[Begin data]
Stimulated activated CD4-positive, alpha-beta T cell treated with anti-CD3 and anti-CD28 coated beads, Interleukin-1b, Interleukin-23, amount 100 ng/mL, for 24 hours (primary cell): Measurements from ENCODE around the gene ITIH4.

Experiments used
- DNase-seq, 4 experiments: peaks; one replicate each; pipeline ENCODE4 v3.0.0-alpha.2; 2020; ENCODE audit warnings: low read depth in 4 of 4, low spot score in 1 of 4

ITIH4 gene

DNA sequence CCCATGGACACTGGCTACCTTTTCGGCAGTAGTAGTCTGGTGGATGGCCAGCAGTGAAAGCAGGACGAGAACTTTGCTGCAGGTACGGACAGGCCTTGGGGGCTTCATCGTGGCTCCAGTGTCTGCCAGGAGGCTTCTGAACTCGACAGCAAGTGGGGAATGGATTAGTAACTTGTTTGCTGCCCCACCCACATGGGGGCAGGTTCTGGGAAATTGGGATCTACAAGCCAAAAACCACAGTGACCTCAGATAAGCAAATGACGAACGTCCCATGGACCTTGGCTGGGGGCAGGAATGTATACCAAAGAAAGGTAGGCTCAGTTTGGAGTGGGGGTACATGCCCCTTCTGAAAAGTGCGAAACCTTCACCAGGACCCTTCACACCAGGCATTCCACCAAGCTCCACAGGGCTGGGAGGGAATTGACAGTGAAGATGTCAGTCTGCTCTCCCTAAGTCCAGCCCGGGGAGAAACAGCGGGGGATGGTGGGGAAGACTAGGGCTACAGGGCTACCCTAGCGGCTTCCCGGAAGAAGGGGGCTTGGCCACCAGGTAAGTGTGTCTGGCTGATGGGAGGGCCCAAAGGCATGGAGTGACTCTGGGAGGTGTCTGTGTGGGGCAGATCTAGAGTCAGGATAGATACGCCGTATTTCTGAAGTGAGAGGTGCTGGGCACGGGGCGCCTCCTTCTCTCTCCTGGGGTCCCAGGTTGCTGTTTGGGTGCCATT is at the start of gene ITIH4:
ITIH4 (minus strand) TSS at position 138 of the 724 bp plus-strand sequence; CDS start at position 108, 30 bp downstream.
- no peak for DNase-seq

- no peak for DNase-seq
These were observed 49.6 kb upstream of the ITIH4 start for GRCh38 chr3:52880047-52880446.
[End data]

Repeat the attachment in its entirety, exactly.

Stimulated activated CD4-positive, alpha-beta T cell treated with anti-CD3 and anti-CD28 coated beads, Interleukin-1b, Interleukin-23, amount 100 ng/mL, for 24 hours (primary cell): Measurements from ENCODE around the gene ITIH4.

Experiments used
- DNase-seq, 4 experiments: peaks; one replicate each; pipeline ENCODE4 v3.0.0-alpha.2; 2020; ENCODE audit warnings: low read depth in 4 of 4, low spot score in 1 of 4

ITIH4 gene

DNA sequence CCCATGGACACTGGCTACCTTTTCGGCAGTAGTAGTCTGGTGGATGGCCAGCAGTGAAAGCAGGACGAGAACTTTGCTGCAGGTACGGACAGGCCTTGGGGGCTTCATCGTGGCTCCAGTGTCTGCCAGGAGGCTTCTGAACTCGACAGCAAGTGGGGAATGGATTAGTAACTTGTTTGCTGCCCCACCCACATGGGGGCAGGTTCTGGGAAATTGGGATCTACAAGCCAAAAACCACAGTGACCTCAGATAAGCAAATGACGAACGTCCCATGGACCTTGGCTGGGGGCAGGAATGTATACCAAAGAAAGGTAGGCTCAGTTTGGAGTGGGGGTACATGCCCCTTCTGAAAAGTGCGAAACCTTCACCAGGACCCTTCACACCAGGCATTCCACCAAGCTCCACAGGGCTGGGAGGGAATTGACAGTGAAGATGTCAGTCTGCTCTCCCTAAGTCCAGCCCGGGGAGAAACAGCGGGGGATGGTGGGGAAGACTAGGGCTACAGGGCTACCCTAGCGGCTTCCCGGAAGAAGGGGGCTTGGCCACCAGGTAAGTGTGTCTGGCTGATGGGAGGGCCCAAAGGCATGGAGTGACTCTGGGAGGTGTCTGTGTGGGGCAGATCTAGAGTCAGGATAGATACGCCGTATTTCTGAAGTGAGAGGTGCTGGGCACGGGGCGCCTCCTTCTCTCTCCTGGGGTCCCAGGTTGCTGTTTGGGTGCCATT is at the start of gene ITIH4:
ITIH4 (minus strand) TSS at position 138 of the 724 bp plus-strand sequence; CDS start at position 108, 30 bp downstream.
- no peak for DNase-seq

- no peak for DNase-seq
These were observed 49.6 kb upstream of the ITIH4 start for GRCh38 chr3:52880047-52880446.